In the nebulaes of galaxies are stars born, but the gasses and dust they are made of comes from exploded stars (fe supernovas). So it looks like these processes can go on continuesly. But is that really the case, or does according to entropy(?) galaxies extinguish because fe the galaxie went too big so gravity has no opportunity to form other stars any more. And before colliding with other galaxies it is passed away. So is there any sign that galaxies are getting smaller or less active?


Galaxies are gradually being extinguished. Most star formation activity occurs near the start of a galaxy's life, or in response to merger activity with other galaxies.

The star formation rate of the universe peaked at redshifts of around 3, corresponding to a look-back time of around 9 billion years. Since then the star formation rate has declined as the universe expands; mergers are less frequent, gas is driven out of galaxies by supernovae and active galactic nuclei.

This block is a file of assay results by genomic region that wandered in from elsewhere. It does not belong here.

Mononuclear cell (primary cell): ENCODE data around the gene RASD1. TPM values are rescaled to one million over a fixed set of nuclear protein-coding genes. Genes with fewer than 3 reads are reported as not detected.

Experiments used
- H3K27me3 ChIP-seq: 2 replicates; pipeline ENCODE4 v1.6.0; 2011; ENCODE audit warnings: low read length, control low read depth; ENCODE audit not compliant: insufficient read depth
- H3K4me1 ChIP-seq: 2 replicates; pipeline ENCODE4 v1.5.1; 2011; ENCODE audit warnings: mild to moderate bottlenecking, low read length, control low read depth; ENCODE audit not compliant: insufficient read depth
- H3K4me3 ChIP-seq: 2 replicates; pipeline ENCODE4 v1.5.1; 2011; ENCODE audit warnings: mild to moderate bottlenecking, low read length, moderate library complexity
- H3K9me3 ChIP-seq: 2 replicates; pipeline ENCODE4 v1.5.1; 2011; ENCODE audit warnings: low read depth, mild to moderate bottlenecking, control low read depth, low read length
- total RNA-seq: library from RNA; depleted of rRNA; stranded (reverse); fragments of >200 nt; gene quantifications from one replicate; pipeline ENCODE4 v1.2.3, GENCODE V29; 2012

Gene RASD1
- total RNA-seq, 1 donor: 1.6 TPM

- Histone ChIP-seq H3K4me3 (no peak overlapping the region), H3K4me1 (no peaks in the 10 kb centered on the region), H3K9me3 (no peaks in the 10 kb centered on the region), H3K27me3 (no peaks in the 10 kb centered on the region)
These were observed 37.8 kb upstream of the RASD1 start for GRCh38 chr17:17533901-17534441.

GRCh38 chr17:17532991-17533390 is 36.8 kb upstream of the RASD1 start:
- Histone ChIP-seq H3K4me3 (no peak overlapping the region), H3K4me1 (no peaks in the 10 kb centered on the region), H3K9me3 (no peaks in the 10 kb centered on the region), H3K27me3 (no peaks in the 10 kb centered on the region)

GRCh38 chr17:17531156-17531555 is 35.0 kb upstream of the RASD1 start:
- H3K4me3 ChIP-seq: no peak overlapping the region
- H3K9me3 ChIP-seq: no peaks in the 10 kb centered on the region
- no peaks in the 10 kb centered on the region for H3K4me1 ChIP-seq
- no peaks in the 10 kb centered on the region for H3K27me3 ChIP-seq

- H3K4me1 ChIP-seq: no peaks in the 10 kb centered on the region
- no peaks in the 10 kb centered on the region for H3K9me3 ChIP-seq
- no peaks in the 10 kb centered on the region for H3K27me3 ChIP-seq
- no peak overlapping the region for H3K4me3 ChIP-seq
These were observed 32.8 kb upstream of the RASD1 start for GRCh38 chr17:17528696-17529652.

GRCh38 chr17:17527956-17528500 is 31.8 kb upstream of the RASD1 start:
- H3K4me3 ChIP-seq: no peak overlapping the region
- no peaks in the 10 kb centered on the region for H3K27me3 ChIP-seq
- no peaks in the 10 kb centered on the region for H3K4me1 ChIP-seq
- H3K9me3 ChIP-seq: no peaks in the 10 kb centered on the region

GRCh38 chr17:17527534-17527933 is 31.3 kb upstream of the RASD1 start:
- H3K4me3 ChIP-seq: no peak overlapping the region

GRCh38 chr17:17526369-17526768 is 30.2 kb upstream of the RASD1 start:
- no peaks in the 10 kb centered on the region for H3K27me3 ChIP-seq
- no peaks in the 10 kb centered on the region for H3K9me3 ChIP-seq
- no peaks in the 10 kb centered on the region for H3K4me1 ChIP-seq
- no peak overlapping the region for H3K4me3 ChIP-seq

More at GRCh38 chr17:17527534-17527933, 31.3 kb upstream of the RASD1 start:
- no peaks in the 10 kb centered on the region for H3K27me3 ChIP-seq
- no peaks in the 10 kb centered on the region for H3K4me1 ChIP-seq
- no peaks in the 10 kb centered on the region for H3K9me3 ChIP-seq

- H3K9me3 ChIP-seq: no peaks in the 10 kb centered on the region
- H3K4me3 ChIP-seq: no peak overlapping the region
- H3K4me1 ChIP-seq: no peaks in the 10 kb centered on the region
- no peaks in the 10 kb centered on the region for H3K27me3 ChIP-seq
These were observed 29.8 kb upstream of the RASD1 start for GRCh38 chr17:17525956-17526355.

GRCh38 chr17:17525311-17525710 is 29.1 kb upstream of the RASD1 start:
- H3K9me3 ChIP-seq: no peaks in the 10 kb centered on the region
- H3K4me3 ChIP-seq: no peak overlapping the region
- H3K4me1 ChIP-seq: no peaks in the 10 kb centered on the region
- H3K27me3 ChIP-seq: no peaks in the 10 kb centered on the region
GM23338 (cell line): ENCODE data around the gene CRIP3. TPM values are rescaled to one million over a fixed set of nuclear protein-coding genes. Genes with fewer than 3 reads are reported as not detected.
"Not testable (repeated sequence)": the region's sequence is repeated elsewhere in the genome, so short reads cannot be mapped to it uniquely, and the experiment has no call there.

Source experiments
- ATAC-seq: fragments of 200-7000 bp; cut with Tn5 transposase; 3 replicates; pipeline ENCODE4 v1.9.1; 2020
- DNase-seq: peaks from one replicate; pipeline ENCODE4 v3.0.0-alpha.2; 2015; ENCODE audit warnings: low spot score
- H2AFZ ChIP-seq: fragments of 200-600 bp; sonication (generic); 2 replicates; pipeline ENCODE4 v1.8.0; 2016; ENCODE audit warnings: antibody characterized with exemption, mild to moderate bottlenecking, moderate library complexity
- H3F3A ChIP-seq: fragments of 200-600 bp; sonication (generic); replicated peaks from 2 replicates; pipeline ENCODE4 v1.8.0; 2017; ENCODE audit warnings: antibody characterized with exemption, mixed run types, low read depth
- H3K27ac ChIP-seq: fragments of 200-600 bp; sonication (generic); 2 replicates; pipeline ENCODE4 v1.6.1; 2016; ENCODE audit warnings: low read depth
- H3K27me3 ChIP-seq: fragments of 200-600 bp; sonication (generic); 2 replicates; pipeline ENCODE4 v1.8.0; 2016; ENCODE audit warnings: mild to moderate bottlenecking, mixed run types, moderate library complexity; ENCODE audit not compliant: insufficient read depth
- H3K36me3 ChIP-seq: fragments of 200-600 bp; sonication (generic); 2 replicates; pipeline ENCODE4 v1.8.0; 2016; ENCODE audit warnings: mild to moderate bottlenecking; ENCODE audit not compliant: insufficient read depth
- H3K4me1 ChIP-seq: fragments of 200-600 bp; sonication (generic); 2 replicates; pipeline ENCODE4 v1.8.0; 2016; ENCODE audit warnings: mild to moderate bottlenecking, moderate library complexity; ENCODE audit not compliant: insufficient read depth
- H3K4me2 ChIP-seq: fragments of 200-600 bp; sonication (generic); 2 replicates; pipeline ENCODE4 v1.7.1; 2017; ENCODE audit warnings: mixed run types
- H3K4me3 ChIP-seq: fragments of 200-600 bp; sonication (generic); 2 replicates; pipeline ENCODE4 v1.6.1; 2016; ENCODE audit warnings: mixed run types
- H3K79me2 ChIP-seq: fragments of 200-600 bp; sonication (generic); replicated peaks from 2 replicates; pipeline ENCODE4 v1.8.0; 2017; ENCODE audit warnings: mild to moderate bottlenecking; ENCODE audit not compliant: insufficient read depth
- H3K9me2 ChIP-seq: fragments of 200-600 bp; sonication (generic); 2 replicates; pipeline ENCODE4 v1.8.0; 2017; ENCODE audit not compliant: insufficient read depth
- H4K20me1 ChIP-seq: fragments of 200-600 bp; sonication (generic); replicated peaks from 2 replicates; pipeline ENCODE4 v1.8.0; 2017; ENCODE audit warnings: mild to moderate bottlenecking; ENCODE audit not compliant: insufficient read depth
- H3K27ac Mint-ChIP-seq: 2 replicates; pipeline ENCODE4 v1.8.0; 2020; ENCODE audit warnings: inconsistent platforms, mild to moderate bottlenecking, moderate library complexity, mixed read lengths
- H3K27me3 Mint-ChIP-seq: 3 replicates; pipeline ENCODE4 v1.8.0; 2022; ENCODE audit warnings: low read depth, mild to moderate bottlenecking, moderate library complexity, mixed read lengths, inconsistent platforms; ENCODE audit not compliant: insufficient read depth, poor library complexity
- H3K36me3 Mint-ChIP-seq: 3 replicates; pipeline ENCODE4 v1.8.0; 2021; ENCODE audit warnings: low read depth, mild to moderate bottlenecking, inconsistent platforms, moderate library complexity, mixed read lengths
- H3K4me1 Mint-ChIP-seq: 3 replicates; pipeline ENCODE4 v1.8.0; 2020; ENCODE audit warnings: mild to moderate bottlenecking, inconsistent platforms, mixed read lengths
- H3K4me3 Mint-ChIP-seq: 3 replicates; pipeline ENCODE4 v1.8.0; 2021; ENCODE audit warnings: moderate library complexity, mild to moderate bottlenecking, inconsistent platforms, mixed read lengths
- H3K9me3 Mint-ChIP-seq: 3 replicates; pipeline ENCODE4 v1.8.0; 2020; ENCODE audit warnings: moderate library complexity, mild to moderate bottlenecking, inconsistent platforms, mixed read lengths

However, most of the stars that have been formed are of lower mass (K- and M-dwarfs) than the Sun and will live on for tens or hundreds of billions of years. They are however much fainter than the Sun. So although high-mass, luminous O- and B stars live their short lives and are not replaced at the same rate, the low-mass stars continue to shine. This means that galaxies will get fainter on average as the remaining stellar populations increase in average age and decrease in average mass.

It is a slow process though. High mass stars are still being formed in our galaxy after 12 billion years, and most spiral galaxies have ongoing star formation. However, star formation has more-or-less ceased in gas-poor elliptical galaxies.

  • $\begingroup$ -Can you put names to the stars in your statement, Just so the OP don't get confused and think that there is still a unknown classification of stars still out in our Universe.It would make your statement more easier to picture and compute. $\endgroup$ Feb 5 '16 at 21:56

Far more stars die than stars are born, The number isn't exact but I would say 90 to 10.Then what occurs next is a large percentage of those dead stars form black holes from supernovas and the occasional neutron star collision will form black holes, Giving the new stars less of a chance to reach maturity.The Universe is being consumed from the point it was created.The reason why the Universe can not repair itself is because it was almost entirely created all at once so everything will decay at once leaving no chance for restructure.


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